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Kasekende To Farmers: Turn SACCOs Into Producer Cooperatives

The Deputy Governor, Bank of Uganda (BoU), Dr Louis Kasekende has asked members of Savings and Credit Cooperative Organizations (SACCOs) to turn them into producer cooperatives so as to enjoy more benefits.

He made the remarks on April 17, 2019 during Bank of Uganda Town Hall Meeting held at the Source of the Nile Hotel in Jinja. During Town Hall Meetings, senior BoU officials interact with members of the public in different cities in order to educate the public about BoU and to increase awareness, understanding and appreciation of the Bank, its roles/ function, decisions, policy actions, services and products.

It is also a chance for BoU’s top management to seek feedback from the public and enhance the Bank’s transparency and accountability.

 In his speech, Dr Kasekende talked about the unutilized potential of SACCOs saying, “I wish to request members consider transiting SACCOs into Producer cooperatives by utilising the pooled funds as capital for investments in commercial agro-based enterprises. Such a move coupled with proper record keeping can also facilitate easier access by members to government funds like the Agricultural credit facility (ACF).”

Non-deposit taking Microfinance institutions and entities like SACCOs are regulated by other agencies such as Uganda Microfinance Regulatory Authority. 

“With respect to SACCOs, I want to urge the members to reflect on the unutilised potential of these groupings in fostering job creation and wealth for our community. Often, the SACCOs are only used by members as some form of safe custody or saving to spend on later festivities and sharing out the proceeds of any interest earnings. Such operational modalities often result in returns that are so small to undertake any meaningful investment by an individual member,” he said.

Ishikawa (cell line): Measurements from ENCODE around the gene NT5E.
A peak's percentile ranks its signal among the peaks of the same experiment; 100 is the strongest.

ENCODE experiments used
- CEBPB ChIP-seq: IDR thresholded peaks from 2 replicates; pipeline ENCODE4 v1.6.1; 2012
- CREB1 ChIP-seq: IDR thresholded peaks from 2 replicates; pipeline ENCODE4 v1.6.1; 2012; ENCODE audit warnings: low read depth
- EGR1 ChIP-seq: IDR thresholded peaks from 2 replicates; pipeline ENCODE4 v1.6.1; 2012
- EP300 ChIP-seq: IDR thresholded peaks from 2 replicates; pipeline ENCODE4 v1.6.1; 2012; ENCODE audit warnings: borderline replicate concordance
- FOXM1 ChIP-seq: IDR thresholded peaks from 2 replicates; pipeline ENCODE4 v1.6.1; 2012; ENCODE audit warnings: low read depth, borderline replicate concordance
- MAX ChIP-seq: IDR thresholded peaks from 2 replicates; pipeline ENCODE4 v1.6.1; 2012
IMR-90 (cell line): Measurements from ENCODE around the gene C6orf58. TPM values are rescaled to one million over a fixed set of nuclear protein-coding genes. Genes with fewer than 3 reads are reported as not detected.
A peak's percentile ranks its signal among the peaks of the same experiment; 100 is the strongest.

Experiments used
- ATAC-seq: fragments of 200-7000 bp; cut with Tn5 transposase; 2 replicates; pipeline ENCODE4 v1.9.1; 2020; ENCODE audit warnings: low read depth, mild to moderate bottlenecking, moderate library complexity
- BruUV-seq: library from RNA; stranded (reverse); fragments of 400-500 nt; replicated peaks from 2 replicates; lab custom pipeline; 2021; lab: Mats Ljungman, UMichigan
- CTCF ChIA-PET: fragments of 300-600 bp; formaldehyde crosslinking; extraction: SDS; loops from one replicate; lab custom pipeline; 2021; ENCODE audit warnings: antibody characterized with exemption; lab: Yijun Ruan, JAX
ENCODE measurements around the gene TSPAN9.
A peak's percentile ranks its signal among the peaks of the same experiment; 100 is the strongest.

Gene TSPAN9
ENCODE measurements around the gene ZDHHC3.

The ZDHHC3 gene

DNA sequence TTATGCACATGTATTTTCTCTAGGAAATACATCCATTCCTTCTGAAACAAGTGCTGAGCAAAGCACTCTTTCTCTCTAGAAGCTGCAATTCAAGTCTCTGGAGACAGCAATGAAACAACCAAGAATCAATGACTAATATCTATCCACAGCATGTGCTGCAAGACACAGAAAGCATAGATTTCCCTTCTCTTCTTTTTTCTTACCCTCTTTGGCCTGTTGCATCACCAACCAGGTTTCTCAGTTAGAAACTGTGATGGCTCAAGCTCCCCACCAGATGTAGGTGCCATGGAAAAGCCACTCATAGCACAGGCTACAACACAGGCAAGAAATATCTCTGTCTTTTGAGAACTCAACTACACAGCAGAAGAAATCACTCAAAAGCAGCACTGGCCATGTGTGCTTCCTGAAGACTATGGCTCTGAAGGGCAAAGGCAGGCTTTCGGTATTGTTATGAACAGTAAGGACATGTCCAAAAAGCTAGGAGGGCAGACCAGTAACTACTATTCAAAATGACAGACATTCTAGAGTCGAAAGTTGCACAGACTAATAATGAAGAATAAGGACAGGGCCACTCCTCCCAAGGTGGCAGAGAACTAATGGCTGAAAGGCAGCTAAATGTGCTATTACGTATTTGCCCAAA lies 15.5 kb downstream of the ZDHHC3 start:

He further commented on the media and COSASE’s focus on the speed with which some financial institutions were resolved saying, “Speed is of the essence to preserve the residual assets of any failing bank so as to fully cover the deposit liabilities. Otherwise, any delay in intervention and resolution, is an opportunity to shareholders and management of these commercial banks that have caused their collapse in the first place, to further strip these institutions of the remaining residual assets and value; thereby shifting the burden of paying the depositors funds to the tax payers.”

He added: “The Bank of Uganda only intervenes in a financial institution when it has reasonable belief and evidence that continued operations of that institution pose serious risk of loss to depositors’ funds. Moreover, the dire condition of any institution that is the subject of a Central bank intervention is a result of failure of the management, shareholders and Board of directors to execute their responsibilities as per the set laws, ethical and corporate governance procedures. For instance, nearly all the banks closed or sold in Uganda since the turn of the century failed because of outright fraud by shareholders, excessive lending of funds to insiders – managers and shareholders, collusion to cover up irregularities between board of directors and the management,  and misreporting of the true state of the bank’s financial position, among many factors.”

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